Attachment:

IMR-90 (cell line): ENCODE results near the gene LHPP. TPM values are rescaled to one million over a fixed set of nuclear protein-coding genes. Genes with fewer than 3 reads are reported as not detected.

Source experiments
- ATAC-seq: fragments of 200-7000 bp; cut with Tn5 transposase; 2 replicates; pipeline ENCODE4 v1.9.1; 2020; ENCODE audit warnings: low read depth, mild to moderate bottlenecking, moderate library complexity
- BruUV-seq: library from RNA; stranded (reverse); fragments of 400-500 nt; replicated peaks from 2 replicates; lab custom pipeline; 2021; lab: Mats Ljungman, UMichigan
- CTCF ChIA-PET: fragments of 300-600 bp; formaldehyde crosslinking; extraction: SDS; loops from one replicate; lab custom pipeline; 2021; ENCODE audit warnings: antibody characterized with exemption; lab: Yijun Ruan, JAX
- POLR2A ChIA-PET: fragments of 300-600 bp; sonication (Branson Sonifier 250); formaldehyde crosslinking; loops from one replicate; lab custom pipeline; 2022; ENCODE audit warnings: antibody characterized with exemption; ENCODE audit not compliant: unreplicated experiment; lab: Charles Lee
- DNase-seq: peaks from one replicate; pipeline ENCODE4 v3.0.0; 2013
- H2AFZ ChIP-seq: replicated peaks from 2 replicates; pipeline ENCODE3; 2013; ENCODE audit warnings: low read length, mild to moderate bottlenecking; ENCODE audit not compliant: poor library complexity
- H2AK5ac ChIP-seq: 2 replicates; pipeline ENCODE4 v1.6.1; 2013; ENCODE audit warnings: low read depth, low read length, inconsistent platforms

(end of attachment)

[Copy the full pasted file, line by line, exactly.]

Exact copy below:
IMR-90 (cell line): ENCODE results near the gene LHPP. TPM values are rescaled to one million over a fixed set of nuclear protein-coding genes. Genes with fewer than 3 reads are reported as not detected.

Source experiments
- ATAC-seq: fragments of 200-7000 bp; cut with Tn5 transposase; 2 replicates; pipeline ENCODE4 v1.9.1; 2020; ENCODE audit warnings: low read depth, mild to moderate bottlenecking, moderate library complexity
- BruUV-seq: library from RNA; stranded (reverse); fragments of 400-500 nt; replicated peaks from 2 replicates; lab custom pipeline; 2021; lab: Mats Ljungman, UMichigan
- CTCF ChIA-PET: fragments of 300-600 bp; formaldehyde crosslinking; extraction: SDS; loops from one replicate; lab custom pipeline; 2021; ENCODE audit warnings: antibody characterized with exemption; lab: Yijun Ruan, JAX
- POLR2A ChIA-PET: fragments of 300-600 bp; sonication (Branson Sonifier 250); formaldehyde crosslinking; loops from one replicate; lab custom pipeline; 2022; ENCODE audit warnings: antibody characterized with exemption; ENCODE audit not compliant: unreplicated experiment; lab: Charles Lee
- DNase-seq: peaks from one replicate; pipeline ENCODE4 v3.0.0; 2013
- H2AFZ ChIP-seq: replicated peaks from 2 replicates; pipeline ENCODE3; 2013; ENCODE audit warnings: low read length, mild to moderate bottlenecking; ENCODE audit not compliant: poor library complexity
- H2AK5ac ChIP-seq: 2 replicates; pipeline ENCODE4 v1.6.1; 2013; ENCODE audit warnings: low read depth, low read length, inconsistent platforms